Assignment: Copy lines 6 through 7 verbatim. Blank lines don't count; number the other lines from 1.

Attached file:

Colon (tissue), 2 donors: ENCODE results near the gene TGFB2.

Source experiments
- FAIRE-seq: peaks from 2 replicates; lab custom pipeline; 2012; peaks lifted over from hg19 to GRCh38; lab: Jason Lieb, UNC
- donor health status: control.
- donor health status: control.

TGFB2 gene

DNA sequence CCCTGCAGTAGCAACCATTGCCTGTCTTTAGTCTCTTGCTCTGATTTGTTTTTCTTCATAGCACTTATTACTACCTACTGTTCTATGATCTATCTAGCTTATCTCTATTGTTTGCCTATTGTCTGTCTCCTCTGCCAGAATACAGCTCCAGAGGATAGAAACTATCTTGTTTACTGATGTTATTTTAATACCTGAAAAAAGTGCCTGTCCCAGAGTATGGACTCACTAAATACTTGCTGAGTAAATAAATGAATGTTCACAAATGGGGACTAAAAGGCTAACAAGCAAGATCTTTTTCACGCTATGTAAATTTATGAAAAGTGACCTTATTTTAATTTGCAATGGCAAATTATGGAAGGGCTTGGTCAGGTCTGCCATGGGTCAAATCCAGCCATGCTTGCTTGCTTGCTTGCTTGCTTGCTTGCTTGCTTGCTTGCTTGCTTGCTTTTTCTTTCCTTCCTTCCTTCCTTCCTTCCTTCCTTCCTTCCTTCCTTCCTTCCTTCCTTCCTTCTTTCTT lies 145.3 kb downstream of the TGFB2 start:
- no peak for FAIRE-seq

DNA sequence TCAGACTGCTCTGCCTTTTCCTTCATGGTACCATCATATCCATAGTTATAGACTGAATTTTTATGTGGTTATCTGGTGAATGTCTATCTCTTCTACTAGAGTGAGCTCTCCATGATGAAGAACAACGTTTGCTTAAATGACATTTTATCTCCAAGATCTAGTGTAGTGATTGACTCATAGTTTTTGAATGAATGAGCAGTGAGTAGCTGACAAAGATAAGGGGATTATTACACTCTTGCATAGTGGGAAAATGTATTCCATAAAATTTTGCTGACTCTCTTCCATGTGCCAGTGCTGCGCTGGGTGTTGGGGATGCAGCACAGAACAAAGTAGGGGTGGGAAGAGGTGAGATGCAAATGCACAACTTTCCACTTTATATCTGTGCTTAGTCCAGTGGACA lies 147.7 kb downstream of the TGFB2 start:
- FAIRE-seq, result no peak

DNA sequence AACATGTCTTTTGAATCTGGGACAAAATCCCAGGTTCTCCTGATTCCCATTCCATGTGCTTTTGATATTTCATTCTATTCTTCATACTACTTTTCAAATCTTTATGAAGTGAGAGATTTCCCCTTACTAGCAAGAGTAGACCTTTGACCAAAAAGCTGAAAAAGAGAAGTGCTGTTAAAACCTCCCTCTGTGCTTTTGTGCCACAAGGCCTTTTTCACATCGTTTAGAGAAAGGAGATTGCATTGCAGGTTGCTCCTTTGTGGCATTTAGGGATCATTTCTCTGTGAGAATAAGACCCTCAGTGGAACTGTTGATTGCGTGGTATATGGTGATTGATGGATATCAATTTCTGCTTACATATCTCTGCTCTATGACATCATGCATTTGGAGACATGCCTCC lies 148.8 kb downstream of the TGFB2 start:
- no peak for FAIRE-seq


TGFB2 gene

DNA sequence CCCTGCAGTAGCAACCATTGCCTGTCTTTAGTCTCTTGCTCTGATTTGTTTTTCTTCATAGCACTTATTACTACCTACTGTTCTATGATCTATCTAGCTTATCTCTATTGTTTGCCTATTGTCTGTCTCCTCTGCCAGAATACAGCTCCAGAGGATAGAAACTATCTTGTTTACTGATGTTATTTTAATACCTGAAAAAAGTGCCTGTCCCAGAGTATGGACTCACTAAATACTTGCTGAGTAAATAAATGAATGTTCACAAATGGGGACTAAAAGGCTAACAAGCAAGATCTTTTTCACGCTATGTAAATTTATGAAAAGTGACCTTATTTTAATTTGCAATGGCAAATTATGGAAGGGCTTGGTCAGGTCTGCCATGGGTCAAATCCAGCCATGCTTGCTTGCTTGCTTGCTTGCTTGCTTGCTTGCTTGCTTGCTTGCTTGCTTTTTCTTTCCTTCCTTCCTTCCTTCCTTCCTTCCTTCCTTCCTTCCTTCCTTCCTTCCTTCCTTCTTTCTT lies 145.3 kb downstream of the TGFB2 start: